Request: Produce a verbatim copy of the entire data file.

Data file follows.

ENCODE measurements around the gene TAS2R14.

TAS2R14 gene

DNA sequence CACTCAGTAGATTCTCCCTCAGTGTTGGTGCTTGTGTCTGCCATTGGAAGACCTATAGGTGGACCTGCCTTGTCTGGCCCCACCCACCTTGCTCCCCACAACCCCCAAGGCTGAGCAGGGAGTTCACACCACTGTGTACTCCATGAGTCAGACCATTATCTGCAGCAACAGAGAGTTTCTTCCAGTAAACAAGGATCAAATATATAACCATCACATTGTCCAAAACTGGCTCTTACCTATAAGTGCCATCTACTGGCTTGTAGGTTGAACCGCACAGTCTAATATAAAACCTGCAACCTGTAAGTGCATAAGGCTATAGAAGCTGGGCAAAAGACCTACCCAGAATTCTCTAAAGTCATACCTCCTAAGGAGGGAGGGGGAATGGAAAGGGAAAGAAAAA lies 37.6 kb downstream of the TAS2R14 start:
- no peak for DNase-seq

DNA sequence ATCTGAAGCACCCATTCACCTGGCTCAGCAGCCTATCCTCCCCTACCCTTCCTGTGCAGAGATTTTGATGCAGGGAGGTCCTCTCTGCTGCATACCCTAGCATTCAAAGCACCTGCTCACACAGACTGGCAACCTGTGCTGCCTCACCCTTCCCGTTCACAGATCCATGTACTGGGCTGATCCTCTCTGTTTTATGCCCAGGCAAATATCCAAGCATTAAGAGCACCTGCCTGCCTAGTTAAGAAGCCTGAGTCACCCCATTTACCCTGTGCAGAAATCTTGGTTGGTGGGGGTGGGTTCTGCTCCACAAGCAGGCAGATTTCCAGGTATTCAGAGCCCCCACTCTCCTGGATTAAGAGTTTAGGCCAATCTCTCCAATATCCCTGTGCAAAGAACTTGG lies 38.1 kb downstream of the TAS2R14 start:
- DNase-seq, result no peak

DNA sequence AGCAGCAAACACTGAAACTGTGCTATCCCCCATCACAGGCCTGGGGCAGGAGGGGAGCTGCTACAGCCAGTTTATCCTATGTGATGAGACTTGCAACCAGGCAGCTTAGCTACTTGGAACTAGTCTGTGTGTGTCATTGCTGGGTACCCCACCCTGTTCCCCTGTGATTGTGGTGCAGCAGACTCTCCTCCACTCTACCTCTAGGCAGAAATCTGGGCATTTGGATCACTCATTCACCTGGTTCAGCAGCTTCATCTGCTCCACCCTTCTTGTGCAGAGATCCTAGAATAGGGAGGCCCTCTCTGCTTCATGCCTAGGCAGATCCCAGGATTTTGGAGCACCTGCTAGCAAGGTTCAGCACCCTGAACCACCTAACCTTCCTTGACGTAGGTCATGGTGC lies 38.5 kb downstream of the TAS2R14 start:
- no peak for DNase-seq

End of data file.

ENCODE measurements around the gene TAS2R14.

TAS2R14 gene

DNA sequence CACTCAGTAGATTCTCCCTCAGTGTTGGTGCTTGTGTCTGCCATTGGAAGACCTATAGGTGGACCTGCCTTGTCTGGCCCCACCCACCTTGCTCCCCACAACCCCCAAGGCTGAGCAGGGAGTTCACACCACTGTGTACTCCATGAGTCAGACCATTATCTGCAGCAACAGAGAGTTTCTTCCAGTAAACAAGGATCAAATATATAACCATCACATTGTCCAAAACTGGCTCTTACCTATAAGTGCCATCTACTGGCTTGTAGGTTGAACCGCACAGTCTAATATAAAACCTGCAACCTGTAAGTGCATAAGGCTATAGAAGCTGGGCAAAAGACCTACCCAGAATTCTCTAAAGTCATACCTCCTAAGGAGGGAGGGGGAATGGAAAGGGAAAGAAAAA lies 37.6 kb downstream of the TAS2R14 start:
- no peak for DNase-seq

DNA sequence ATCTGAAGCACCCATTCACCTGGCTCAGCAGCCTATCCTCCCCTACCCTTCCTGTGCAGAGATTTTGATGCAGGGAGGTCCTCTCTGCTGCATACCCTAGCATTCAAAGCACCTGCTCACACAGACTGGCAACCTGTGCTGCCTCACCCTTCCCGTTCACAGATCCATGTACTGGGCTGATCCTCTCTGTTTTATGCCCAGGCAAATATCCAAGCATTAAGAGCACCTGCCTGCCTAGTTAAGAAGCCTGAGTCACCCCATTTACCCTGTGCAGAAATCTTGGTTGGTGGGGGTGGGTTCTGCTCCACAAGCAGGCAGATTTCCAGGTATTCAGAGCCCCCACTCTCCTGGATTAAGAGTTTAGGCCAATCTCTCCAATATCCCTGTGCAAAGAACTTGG lies 38.1 kb downstream of the TAS2R14 start:
- DNase-seq, result no peak

DNA sequence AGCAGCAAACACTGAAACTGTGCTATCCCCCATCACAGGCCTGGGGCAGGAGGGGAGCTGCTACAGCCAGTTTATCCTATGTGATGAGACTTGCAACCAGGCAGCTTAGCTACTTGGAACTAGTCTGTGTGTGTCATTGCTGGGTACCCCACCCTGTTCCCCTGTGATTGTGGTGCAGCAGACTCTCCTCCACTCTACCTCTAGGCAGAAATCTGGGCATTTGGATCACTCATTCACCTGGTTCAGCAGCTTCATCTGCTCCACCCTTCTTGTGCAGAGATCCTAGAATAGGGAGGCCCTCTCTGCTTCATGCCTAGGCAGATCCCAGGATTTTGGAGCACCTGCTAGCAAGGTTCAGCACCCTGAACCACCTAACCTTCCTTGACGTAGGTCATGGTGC lies 38.5 kb downstream of the TAS2R14 start:
- no peak for DNase-seq